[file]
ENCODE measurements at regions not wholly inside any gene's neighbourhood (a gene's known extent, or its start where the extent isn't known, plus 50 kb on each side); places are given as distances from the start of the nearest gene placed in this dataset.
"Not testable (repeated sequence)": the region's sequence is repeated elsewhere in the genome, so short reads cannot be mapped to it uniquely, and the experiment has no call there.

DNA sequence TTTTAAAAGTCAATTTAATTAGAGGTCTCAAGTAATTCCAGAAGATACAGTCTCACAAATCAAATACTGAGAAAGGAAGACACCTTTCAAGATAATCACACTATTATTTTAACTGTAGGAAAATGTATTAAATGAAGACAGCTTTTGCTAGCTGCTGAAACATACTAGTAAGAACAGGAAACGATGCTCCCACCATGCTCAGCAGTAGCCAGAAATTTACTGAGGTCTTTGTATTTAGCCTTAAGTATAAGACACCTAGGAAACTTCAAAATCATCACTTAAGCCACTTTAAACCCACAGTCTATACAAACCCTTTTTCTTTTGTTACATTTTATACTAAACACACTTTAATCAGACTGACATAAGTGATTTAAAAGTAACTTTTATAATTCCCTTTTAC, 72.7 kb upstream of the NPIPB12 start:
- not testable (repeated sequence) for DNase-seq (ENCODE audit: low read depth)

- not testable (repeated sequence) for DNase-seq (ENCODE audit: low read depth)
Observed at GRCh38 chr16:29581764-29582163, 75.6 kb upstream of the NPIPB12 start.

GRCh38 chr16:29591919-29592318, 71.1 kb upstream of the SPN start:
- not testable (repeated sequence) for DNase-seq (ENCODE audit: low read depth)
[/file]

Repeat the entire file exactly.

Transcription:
ENCODE measurements at regions not wholly inside any gene's neighbourhood (a gene's known extent, or its start where the extent isn't known, plus 50 kb on each side); places are given as distances from the start of the nearest gene placed in this dataset.
"Not testable (repeated sequence)": the region's sequence is repeated elsewhere in the genome, so short reads cannot be mapped to it uniquely, and the experiment has no call there.

DNA sequence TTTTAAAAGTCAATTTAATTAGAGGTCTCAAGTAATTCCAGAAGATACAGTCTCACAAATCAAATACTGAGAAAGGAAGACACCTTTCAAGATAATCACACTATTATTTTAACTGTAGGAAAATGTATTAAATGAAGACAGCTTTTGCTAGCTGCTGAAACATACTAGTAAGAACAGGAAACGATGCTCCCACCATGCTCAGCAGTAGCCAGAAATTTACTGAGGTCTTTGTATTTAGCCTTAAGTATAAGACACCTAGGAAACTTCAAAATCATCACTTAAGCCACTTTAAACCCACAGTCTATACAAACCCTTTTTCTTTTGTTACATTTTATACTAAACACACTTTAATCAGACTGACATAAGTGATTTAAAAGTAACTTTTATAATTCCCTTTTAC, 72.7 kb upstream of the NPIPB12 start:
- not testable (repeated sequence) for DNase-seq (ENCODE audit: low read depth)

- not testable (repeated sequence) for DNase-seq (ENCODE audit: low read depth)
Observed at GRCh38 chr16:29581764-29582163, 75.6 kb upstream of the NPIPB12 start.

GRCh38 chr16:29591919-29592318, 71.1 kb upstream of the SPN start:
- not testable (repeated sequence) for DNase-seq (ENCODE audit: low read depth)